Groovy – using parameters with default values to separate method configuration from method body

November 23, 2012 at 10:37

And with that huge title 😀 , I want to talk about a little technique that I like to use in Groovy by taking advantage of the method parameters with default values feature. By method configuration and method body I am refering to two typical parts of a business logic method (for example, a method of a Grails service) that you have probably seen a lot. Imagine a method like the following:

def updateContractAddress(contract, newAddress) 
{
   // Method configuration
   def client = contract.client
   def country =  CountryService.findByPostalCode(newAddress.postalCode)
   def currentAddress = client.address

   // Method body
   client.previousAddresses << currentAddress
   client.address = new Address
   client.save()
}

As you can see, the method has two different parts:

  • In the first one, we just configure some variables that we will use in order to clean up our code, or may to not calling the same method twice (as would happen, for example, with the implicit method Contract.getClient(), that would be called three times in the variable client was inlined).
  • In the second one, the actual method business logic is performed.

This is actually the method implementation, the previous stuff is just boiler plate code. In fact, in Java I have seen a lot the pattern of separating the previous code in multiple methods, in order to separate this two parts:

def updateContractAddress(contract, newAddress) 
{
   def client = contract.client
   def country =  CountryService.findByPostalCode(newAddress.postalCode)
   def currentAddress = client.address
   updateContractAddress(contract, newAddress, client, country, currentAddress)
}

private updateContractAddress(contract, newAddress, client, country, currentAddress) 
{
   client.previousAddresses << currentAddress
   client.address = new Address
   client.save()
}

Not bad. As I always say when joking, almost every life problem can be solved by applying an extract to method refactoring (yes, I am a funny guy 😆 ). But in Groovy we have another alternative that I find to be more elegant and easy to read.

As you know (and if don't, you should read this 🙂 ), Groovy supports default values for a method arguments. So, you can do the following:

def method(a, b = 3, c = []) { ... } 

That is the same as doing:

def method(a) { method(a, 3, [] }
def method(a,b) { method(a, b, [] }
def method(a,b,c) { ... }

In fact, I think this is what the compiler actually do, making the feature a simple code generator that takes place in preprocessing time (but that is just me guessing 🙂 ). Anyway, what you may not know is that the optional parameters can be assigned with method calls, and that this method calls can use the rest of the parameteres. So, the original code can be as following:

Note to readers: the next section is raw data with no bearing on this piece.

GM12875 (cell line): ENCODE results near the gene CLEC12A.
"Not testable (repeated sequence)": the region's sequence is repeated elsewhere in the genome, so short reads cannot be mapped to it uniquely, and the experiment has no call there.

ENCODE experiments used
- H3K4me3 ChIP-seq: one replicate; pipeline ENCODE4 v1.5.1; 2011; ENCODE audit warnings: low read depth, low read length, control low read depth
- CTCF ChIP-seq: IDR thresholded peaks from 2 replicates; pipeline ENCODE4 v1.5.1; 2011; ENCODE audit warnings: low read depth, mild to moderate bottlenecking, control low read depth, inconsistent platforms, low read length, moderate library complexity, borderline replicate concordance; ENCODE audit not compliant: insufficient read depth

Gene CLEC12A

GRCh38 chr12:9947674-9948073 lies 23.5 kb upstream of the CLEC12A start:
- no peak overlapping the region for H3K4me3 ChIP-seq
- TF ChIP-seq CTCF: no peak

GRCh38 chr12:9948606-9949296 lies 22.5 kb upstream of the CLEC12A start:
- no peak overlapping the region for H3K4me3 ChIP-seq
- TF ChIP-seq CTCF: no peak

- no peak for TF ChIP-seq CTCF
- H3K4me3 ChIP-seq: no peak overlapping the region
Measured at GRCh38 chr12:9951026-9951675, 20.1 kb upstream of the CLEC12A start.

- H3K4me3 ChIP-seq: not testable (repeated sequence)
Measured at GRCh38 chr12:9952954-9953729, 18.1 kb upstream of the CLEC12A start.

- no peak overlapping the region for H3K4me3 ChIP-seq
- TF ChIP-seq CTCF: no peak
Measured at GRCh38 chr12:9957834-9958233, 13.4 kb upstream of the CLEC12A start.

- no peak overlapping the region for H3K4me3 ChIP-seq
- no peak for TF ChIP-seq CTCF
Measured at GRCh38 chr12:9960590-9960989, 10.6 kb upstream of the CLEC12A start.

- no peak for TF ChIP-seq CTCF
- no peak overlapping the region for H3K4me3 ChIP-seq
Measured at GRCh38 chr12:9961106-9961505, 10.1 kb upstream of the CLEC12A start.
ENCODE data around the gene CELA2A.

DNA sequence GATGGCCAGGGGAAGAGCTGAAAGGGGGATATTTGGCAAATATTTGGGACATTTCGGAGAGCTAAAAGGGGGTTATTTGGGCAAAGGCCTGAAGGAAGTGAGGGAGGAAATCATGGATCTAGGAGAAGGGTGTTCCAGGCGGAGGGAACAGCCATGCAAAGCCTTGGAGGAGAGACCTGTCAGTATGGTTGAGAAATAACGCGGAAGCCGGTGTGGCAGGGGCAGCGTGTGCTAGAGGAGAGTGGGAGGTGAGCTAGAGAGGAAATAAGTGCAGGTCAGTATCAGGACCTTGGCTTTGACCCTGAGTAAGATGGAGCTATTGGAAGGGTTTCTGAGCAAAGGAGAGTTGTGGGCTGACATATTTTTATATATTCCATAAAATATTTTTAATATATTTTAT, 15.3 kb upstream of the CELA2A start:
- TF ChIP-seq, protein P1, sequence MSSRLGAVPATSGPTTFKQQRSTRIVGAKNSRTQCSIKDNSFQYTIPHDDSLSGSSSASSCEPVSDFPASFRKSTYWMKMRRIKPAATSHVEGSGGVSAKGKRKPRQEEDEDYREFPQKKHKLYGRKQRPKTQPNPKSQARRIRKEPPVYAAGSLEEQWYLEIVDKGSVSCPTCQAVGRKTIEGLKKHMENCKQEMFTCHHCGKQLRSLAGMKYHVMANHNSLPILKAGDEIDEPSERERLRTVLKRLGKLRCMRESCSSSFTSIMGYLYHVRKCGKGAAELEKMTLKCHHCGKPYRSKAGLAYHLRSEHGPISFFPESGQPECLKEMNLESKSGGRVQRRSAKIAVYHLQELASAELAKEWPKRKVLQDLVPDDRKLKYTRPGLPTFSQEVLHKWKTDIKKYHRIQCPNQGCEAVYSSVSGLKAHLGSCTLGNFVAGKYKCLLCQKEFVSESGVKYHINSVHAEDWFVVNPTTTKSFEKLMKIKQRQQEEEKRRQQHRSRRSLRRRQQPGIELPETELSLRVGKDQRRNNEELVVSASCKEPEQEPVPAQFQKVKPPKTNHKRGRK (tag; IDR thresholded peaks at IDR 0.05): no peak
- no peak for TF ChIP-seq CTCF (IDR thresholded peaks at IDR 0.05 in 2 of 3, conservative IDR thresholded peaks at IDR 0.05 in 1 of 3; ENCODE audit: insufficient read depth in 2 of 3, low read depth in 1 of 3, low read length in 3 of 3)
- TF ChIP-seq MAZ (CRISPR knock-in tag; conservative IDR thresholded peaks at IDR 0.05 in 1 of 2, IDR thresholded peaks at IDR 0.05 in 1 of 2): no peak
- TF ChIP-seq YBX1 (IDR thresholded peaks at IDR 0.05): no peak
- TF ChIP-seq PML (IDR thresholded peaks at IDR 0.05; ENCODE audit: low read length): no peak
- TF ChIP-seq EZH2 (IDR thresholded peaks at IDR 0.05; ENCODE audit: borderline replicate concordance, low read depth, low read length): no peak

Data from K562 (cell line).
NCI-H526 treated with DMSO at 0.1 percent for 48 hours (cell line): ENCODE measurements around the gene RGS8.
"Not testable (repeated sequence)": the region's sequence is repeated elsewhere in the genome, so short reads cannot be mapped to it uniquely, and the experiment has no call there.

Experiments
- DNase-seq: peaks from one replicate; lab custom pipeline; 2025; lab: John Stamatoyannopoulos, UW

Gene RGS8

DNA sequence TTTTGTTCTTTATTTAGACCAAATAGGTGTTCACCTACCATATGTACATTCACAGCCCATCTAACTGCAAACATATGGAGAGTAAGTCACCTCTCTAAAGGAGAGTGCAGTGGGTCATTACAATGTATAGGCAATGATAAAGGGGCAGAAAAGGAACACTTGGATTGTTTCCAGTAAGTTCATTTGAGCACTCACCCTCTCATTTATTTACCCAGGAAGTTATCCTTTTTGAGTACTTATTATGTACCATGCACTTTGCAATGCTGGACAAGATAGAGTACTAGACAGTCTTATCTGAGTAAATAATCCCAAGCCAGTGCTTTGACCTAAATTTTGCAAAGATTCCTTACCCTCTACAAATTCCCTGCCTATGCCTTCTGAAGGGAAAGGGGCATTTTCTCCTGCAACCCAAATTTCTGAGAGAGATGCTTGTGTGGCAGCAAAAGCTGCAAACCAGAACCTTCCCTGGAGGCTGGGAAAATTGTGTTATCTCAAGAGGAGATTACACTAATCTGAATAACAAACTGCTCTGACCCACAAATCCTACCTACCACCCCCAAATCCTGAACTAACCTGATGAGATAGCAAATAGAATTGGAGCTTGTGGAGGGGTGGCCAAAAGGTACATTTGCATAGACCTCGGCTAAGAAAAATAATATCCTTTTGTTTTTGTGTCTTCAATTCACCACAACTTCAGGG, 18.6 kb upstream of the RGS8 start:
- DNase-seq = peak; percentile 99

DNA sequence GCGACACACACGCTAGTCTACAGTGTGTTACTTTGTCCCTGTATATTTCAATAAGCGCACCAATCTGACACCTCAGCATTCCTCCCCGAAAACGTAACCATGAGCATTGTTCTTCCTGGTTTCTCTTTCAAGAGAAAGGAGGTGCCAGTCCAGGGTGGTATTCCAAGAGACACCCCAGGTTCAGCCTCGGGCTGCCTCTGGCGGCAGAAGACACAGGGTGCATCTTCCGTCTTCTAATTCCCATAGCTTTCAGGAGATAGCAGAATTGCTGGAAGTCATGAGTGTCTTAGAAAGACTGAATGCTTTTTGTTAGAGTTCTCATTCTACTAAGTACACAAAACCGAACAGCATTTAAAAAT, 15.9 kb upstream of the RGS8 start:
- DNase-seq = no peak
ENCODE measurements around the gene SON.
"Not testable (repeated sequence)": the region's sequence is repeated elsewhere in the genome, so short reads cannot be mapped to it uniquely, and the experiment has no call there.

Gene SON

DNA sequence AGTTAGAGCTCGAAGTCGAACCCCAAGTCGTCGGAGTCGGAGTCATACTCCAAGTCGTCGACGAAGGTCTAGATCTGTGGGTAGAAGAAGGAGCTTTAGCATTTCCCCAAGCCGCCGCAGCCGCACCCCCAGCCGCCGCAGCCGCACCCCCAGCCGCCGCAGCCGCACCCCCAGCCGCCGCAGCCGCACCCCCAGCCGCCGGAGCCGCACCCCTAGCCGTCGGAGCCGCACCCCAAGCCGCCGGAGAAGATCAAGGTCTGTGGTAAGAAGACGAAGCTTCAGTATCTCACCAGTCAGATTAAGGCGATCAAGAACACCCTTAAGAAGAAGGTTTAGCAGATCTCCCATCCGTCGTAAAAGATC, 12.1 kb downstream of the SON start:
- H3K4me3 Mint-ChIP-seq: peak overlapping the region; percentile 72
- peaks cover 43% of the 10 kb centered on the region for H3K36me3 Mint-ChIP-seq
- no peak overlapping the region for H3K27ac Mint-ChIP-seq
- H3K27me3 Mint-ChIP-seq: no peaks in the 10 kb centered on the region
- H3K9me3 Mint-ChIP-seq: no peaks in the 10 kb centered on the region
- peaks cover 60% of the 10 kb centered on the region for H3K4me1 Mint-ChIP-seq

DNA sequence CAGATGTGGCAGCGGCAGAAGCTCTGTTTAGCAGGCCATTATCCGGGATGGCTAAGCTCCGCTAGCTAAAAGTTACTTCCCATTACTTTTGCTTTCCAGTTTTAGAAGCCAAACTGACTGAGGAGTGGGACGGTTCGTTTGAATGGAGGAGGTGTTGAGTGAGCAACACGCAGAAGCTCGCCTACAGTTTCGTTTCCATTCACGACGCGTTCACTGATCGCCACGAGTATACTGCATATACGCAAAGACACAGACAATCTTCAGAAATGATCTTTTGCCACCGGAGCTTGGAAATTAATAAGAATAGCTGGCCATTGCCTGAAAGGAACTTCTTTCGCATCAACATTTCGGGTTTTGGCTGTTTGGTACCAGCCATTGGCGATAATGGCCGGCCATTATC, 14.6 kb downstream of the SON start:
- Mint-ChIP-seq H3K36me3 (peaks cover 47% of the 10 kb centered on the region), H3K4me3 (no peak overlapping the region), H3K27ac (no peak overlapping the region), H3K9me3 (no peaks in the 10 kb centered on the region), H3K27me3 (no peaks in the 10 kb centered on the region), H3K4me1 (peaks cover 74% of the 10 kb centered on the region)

def updateContractAddress(contract, newAddress, client = contract.client, 
      currentAddress = client.address, country =  CountryService.findByPostalCode(newAddress.postalCode))
{
   client.previousAddresses << currentAddress
   client.address = new Address
   client.save()
}

Now we can focus on the method body without being distracted by all this boilerplate code, but if we want to take a look at it, is just a few lines above, and we don't need to navigate the class as the previous solution. And for free, we obtain a parametrized method: in we need to pass the client as a parameter in the future, we can do it without modifying a single line 🙂 .

What I love about this trick is that it can aslo be used with Closures, so you can do stuff like the following:

[ name: 'diego', lastName: 'toharia', country: 'spain' ].each { 
   factName, factValue, capitalizedFactValue = factValue.capitalize() ->
   person[factName] = capitalizedFactValue
}

Ha 😀 . Love it.

Bonus track

When using this last trick, be careful: if the method that receives your closure checks the number of arguments it receives in order to invoke it with the proper number of arguments, you can see how your method initialization is replaced by an unexpected value! An example of this would be the closure passed to a Grails validator:

class SomeDomainClass {
   String prop
   static constraints = {
      prop(nullable: true, validator: { prop, domainClass, propIsEmpty = prop.trim() != "" -> 
         propIsEmpty || validateProp(prop)
      }
   }
}

In this example, the custom validator for the property prop init the propIsEmpty parameter in the closure signature, but Grails is smarter: if you pass a closure with one argument, it invokes it with the property. If it can receives two arguments, it passes the property and the object. But if the closure declare three arguments, it passes the current validation errors as well, so you will find that propIsEmpty won't have what you expected 😀 . So use it carefully 🙂 .